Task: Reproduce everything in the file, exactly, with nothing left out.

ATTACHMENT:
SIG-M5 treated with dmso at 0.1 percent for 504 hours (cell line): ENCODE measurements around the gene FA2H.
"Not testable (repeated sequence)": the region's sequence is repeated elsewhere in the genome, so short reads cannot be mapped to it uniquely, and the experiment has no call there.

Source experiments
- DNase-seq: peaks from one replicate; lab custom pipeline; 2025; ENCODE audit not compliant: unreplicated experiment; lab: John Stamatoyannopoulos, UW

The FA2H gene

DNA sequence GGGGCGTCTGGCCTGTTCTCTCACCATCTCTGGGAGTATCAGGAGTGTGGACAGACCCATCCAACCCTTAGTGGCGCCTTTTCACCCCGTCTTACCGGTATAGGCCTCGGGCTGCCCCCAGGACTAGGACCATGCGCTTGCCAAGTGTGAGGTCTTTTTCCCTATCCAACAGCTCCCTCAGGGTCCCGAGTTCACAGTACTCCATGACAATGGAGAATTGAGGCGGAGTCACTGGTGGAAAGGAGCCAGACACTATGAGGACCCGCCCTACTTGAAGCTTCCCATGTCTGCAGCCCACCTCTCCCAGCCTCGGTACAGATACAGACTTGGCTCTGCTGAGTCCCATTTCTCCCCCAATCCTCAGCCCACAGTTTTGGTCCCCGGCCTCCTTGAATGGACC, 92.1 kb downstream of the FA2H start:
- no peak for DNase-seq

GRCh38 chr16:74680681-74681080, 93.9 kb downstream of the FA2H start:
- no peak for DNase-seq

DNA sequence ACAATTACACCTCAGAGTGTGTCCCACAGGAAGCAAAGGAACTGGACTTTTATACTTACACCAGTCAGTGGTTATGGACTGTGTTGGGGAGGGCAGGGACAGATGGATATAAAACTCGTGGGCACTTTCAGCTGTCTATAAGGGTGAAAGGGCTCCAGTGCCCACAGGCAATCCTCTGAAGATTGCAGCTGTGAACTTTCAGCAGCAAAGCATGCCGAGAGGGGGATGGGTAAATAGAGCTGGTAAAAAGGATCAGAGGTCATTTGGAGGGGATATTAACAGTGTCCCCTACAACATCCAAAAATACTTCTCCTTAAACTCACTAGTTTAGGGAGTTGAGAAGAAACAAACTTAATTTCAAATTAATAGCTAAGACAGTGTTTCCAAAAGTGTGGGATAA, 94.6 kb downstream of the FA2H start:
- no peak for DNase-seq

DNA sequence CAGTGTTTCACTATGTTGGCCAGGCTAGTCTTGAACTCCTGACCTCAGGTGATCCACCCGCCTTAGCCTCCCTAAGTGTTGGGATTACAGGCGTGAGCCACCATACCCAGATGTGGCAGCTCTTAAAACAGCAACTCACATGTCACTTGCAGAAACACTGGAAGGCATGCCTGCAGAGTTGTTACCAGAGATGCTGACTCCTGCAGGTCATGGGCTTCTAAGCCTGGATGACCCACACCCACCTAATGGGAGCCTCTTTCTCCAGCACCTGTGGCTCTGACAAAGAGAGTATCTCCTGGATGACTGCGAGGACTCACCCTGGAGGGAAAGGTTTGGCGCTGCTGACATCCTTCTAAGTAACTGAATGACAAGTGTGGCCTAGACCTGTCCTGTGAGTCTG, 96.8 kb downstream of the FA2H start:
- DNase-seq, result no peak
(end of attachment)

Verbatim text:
SIG-M5 treated with dmso at 0.1 percent for 504 hours (cell line): ENCODE measurements around the gene FA2H.
"Not testable (repeated sequence)": the region's sequence is repeated elsewhere in the genome, so short reads cannot be mapped to it uniquely, and the experiment has no call there.

Source experiments
- DNase-seq: peaks from one replicate; lab custom pipeline; 2025; ENCODE audit not compliant: unreplicated experiment; lab: John Stamatoyannopoulos, UW

The FA2H gene

DNA sequence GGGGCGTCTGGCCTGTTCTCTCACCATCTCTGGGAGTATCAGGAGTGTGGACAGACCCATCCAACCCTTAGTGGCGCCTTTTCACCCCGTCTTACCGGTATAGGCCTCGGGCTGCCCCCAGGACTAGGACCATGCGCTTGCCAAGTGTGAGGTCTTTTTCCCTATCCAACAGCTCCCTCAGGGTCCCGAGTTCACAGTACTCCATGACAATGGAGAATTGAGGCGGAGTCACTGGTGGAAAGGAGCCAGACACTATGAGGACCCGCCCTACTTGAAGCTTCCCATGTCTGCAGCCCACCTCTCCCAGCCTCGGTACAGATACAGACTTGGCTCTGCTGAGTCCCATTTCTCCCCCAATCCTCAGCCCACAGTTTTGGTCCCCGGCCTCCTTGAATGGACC, 92.1 kb downstream of the FA2H start:
- no peak for DNase-seq

GRCh38 chr16:74680681-74681080, 93.9 kb downstream of the FA2H start:
- no peak for DNase-seq

DNA sequence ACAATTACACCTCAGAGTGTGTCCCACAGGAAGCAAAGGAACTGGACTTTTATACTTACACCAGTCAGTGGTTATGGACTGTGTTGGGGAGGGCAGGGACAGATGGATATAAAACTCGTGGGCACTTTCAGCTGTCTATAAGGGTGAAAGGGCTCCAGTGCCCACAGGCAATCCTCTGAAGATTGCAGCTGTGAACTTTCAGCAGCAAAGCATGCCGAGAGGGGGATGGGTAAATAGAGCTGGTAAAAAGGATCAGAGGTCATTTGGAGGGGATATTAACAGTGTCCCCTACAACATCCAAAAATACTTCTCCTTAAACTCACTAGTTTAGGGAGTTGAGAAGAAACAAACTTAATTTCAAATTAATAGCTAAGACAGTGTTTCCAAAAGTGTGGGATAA, 94.6 kb downstream of the FA2H start:
- no peak for DNase-seq

DNA sequence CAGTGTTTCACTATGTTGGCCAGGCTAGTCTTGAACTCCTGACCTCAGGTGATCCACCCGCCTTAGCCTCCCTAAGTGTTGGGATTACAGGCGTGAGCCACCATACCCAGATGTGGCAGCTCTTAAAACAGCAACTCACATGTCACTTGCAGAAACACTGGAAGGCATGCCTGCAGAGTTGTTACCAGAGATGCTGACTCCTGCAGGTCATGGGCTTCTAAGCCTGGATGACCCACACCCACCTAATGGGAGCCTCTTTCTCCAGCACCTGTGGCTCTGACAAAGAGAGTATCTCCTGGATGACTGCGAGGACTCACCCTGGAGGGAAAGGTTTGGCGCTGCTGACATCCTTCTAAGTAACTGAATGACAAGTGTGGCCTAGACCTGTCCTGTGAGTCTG, 96.8 kb downstream of the FA2H start:
- DNase-seq, result no peak